West Coast have not ruled out sacking premiership forward Willie Rioli after he was charged with allegedly possessing a small amount of cannabis in the Northern Territory.

Rioli will face a Darwin court on Wednesday and has hired his own lawyers, with the club saying it felt let down and “disappointed” by the fact Rioli delayed telling the Eagles of the charges.

Willie Rioli will face court on Wednesday.Credit:Getty Images

He has been charged with “possessing a schedule 2 dangerous drug in a quantity less than trafficable (under 50 grams) in a public place”.

West Coast only found out about the charges in the last 24 hours, with the alleged incident occurring on April 23.

The maximum penalty, if found guilty of that offence, is a fine. Rioli’s court appearance on Wednesday will be a “mention hearing”. If he were to plead guilty the matter could be settled at the time of appearance.

Rioli was stopped and searched at Darwin airport on April 23. He was set to fly to the Tiwi Islands.

The 25-year-old was set to resume training with the Eagles from June 20, and be available for AFL selection again from August 20, after serving a backdated two-year ban for tampering a urine sample for a drug test in 2019.

“There’s a risk of that [his career being over], it’s a balancing act between the feeling of extreme disappointment and anger, versus a sadness,” West Coast football manager Craig Vozzo told reporters on Tuesday, adding that he did not know how Rioli would plead in the matter.

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Allan Chamberlain felt ‘guilty’ over NCA bombing for holding weapons that belonged to accused, court told

A former gunsmith has told the Supreme Court that he felt “guilty by association” of the 1994 National Crime Authority bombing because he was in possession of guns and detonators belonging to the alleged murderer.

Domenic Perre allegedly killed Detective Sergeant Geoffrey Bowen and severely injured lawyer Peter Wallis by sending a parcel bomb to the Adelaide headquarters of the National Crime Authority (NCA) in March 1994.

The 64-year-old has pleaded not guilty to murder and attempted murder and is facing a six-month Supreme Court trial.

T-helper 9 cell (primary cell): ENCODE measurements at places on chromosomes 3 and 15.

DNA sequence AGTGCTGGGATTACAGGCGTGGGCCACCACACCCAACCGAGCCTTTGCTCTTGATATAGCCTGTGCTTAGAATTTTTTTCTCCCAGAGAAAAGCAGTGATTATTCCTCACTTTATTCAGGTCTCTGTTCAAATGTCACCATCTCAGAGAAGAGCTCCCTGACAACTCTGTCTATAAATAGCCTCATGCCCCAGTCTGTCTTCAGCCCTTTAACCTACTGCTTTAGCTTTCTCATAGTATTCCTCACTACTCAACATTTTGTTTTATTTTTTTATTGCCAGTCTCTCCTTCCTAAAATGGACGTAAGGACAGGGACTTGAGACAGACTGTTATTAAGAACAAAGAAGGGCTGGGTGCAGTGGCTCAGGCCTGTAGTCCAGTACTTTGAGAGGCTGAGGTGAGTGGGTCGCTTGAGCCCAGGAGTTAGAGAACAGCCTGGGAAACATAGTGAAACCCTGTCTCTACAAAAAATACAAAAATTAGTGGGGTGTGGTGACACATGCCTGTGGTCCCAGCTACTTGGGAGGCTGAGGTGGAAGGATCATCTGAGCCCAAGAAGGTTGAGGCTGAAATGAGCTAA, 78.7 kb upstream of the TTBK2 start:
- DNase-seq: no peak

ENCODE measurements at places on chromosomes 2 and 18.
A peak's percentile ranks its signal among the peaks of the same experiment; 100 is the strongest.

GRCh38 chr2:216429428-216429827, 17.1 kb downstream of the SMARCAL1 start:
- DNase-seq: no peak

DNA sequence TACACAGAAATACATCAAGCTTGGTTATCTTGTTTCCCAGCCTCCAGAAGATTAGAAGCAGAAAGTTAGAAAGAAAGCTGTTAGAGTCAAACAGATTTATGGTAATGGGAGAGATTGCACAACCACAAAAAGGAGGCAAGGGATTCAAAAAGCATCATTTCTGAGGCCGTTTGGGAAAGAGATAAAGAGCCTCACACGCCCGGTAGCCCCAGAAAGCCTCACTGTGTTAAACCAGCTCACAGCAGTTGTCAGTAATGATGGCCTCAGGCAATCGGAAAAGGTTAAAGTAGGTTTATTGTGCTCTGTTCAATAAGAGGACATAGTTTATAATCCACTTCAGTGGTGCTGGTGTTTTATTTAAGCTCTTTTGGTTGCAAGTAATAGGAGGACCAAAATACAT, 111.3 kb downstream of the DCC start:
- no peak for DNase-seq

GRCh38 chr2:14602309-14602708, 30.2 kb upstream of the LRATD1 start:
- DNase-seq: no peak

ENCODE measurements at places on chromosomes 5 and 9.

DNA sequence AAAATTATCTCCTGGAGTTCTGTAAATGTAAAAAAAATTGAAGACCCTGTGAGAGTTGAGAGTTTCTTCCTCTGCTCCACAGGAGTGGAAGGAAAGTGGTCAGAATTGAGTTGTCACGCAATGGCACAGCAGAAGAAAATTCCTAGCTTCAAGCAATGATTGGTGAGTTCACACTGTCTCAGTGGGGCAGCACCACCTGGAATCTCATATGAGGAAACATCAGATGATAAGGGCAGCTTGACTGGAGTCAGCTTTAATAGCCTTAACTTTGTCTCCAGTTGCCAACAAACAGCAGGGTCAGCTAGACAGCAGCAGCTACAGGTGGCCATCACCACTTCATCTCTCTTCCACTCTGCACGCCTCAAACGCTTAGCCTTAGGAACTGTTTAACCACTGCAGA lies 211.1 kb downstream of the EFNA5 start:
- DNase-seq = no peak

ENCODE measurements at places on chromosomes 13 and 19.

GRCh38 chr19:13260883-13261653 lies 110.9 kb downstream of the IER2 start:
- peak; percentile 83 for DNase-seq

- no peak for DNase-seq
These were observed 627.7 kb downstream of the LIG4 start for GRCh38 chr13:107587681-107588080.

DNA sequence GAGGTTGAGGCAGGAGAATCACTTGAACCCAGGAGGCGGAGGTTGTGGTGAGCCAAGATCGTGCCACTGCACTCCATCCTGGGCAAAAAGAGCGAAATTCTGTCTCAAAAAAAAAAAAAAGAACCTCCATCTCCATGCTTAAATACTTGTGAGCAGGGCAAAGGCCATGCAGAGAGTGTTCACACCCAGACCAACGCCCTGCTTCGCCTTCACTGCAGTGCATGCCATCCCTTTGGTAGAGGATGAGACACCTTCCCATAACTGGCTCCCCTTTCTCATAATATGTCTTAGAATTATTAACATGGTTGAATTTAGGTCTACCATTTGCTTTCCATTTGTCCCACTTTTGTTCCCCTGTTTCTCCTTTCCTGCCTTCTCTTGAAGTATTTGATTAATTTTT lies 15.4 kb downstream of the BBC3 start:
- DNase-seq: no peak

Prosecutors allege Mr Perre handed up to 20 firearms to then-gunsmith Allan “Gadget” Chamberlain in late 1993.

It is also alleged that Mr Chamberlain also had bomb-making books and two detonators — which he put in a wardrobe at his family farm —  in his possession in the days before the blast.

Chamberlain ‘in panic’ days after blast

Mr Chamberlain told the court that he first heard about the bomb on the radio while working at Central Firearms in Prospect.

“I was deeply concerned and troubled, I would say my mind was racing,” he told prosecutor Sandi McDonald SC.

He said he went to a friend’s house for dinner a few days later and he was in “near panic”.

Self-taught former gunsmith Allan Chamberlain has given evidence to the Supreme Court.(

ABC News: Meagan Dillon


“It was continuously on the news and Leon was absorbed in watching that and I wanted to get away from it and clear my head,” he said.

Mr Chamberlain told the court that he went outside to have a cigarette and spoke to another friend, disclosing that Mr Perre had given him items before the bombing.

He said he told his friend he was concerned about the impact it would have on him.

He said he arranged a meeting with Mr Perre to discuss whether the firearms and other items should be moved elsewhere.

The court was then played a voice message that Mr Perre left on Mr Chamberlain’s answering machine on March 8, 1994 — six days after the bombing.

The recording stated: “It’s me, I want to know how you are? Get back to me as soon as possible OK.”

Mr Chamberlain said he called Mr Perre back but could not remember what was discussed.

Court hearing falls on 27th anniversary of bombing

Today marked the 27th anniversary of the blast.

Outside court, Peter Wallis’ daughter Genevieve Wallis said the anniversary of the 1994 bombing was a “day of significance”.

A group of men and women stand outside a court building. A woman with blonde hair looks tearful as she speaks to reporters.
Genevieve Wallis’s father was severely injured in the blast and died of natural causes in November 2018.(

ABC News: Meagan Dillon


The trial will continue tomorrow and defence lawyers will start to cross-examine Mr Chamberlain.

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Man charged over ramming refuses to front court

A Winchelsea man charged over allegedly ramming two police cars at a North Geelong service station on Sunday night has refused to appear in court.

“Police pulled their vehicles to the front and rear of the Holden sedan and asked the driver to stop so they could speak with him,” a Victoria Police spokesperson said.